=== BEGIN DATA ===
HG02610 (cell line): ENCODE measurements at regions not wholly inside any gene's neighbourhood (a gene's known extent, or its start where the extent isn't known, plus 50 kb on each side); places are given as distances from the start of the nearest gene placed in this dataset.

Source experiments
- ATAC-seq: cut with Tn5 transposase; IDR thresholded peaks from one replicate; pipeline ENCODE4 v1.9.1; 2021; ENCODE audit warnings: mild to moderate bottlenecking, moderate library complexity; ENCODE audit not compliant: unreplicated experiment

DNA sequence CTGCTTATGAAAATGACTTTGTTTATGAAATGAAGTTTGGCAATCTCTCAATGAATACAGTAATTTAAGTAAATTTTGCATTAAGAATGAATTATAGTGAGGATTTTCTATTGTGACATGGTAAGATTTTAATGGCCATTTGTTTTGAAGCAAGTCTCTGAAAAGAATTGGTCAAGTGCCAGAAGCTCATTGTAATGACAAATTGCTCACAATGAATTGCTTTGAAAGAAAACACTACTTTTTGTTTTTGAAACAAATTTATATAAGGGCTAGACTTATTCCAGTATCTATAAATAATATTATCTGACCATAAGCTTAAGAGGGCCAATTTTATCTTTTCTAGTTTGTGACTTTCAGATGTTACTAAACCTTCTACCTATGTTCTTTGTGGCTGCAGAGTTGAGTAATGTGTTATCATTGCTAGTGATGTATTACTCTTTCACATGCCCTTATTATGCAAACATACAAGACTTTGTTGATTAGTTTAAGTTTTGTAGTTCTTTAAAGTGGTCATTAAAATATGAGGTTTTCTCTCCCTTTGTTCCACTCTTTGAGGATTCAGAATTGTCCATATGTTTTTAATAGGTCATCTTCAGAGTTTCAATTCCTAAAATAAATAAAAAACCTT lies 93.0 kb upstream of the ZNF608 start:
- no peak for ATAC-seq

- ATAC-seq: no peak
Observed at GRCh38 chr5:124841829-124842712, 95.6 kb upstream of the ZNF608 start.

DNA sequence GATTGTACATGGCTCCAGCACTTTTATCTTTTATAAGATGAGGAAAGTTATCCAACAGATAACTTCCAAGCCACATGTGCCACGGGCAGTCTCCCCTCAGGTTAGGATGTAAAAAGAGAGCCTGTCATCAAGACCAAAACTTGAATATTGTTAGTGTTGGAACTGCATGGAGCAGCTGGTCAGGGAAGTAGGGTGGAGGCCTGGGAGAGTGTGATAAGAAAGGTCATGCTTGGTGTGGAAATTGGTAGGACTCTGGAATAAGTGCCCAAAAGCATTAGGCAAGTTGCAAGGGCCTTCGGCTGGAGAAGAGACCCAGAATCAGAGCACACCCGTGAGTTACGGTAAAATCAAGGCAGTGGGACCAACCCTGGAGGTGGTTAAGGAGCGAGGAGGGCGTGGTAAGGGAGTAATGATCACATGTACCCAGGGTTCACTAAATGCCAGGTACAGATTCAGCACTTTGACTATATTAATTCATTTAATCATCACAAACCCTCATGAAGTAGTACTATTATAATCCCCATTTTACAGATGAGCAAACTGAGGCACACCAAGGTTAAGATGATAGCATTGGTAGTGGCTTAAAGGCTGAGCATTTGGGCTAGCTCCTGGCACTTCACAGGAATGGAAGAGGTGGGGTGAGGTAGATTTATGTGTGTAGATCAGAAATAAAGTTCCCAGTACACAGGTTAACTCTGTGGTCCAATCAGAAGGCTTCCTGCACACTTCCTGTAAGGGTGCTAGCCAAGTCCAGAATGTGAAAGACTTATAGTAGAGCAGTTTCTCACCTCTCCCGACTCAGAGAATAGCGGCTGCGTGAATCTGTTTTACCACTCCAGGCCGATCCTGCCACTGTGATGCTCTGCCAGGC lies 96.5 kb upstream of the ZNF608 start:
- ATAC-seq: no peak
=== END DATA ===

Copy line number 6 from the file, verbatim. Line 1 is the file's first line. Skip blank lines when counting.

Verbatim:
- ATAC-seq: no peak